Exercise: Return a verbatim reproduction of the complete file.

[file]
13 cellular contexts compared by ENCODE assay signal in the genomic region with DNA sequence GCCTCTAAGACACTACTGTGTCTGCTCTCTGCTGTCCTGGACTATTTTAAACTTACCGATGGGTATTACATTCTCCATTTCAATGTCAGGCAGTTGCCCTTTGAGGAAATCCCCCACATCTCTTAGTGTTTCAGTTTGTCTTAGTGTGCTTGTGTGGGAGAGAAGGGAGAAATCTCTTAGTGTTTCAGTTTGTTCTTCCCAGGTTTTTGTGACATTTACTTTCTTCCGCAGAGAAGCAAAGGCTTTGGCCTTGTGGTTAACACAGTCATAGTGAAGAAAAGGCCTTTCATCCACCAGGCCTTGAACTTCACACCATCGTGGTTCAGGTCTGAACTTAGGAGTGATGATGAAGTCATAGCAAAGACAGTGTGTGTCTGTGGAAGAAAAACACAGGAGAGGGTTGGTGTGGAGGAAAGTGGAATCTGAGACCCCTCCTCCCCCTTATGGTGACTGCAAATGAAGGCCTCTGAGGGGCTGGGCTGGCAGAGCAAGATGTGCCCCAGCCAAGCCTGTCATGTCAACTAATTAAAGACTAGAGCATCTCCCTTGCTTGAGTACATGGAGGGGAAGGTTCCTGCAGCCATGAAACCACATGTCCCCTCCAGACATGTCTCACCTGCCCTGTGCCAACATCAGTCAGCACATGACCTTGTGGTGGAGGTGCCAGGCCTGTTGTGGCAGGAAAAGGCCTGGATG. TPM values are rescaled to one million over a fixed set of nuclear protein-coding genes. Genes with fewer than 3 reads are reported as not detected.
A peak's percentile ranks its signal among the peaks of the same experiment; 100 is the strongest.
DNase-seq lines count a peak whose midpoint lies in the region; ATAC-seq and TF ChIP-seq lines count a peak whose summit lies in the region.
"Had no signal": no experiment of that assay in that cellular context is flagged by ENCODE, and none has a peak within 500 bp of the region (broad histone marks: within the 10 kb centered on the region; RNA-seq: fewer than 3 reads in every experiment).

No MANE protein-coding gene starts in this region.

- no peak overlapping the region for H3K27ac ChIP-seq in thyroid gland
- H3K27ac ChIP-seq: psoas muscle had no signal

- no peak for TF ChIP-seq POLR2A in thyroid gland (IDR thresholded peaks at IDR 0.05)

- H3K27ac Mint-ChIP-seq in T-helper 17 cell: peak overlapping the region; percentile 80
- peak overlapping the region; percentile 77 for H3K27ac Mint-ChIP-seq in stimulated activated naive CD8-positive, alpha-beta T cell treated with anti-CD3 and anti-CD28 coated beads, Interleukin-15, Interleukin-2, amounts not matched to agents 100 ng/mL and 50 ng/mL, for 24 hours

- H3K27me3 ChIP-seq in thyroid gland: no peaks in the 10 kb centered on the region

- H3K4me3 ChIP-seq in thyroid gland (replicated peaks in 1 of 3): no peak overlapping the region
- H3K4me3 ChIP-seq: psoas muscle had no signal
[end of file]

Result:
13 cellular contexts compared by ENCODE assay signal in the genomic region with DNA sequence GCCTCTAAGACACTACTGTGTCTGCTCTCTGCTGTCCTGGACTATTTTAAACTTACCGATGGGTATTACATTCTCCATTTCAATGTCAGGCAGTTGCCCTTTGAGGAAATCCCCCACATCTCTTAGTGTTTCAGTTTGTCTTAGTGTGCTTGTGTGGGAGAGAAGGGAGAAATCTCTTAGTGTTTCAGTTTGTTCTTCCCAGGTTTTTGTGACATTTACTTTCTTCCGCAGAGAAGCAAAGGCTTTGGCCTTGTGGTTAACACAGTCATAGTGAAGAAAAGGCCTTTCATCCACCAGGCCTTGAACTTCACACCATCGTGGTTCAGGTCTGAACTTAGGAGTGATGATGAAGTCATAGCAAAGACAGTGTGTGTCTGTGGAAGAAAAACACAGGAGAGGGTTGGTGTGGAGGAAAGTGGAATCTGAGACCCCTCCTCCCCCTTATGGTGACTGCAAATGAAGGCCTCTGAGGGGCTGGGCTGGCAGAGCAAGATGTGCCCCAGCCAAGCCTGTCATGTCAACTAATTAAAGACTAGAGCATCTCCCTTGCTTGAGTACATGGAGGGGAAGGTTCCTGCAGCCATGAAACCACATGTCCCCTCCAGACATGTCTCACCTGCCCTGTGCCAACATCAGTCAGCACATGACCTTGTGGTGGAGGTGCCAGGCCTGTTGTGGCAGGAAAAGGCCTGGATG. TPM values are rescaled to one million over a fixed set of nuclear protein-coding genes. Genes with fewer than 3 reads are reported as not detected.
A peak's percentile ranks its signal among the peaks of the same experiment; 100 is the strongest.
DNase-seq lines count a peak whose midpoint lies in the region; ATAC-seq and TF ChIP-seq lines count a peak whose summit lies in the region.
"Had no signal": no experiment of that assay in that cellular context is flagged by ENCODE, and none has a peak within 500 bp of the region (broad histone marks: within the 10 kb centered on the region; RNA-seq: fewer than 3 reads in every experiment).

No MANE protein-coding gene starts in this region.

- no peak overlapping the region for H3K27ac ChIP-seq in thyroid gland
- H3K27ac ChIP-seq: psoas muscle had no signal

- no peak for TF ChIP-seq POLR2A in thyroid gland (IDR thresholded peaks at IDR 0.05)

- H3K27ac Mint-ChIP-seq in T-helper 17 cell: peak overlapping the region; percentile 80
- peak overlapping the region; percentile 77 for H3K27ac Mint-ChIP-seq in stimulated activated naive CD8-positive, alpha-beta T cell treated with anti-CD3 and anti-CD28 coated beads, Interleukin-15, Interleukin-2, amounts not matched to agents 100 ng/mL and 50 ng/mL, for 24 hours

- H3K27me3 ChIP-seq in thyroid gland: no peaks in the 10 kb centered on the region

- H3K4me3 ChIP-seq in thyroid gland (replicated peaks in 1 of 3): no peak overlapping the region
- H3K4me3 ChIP-seq: psoas muscle had no signal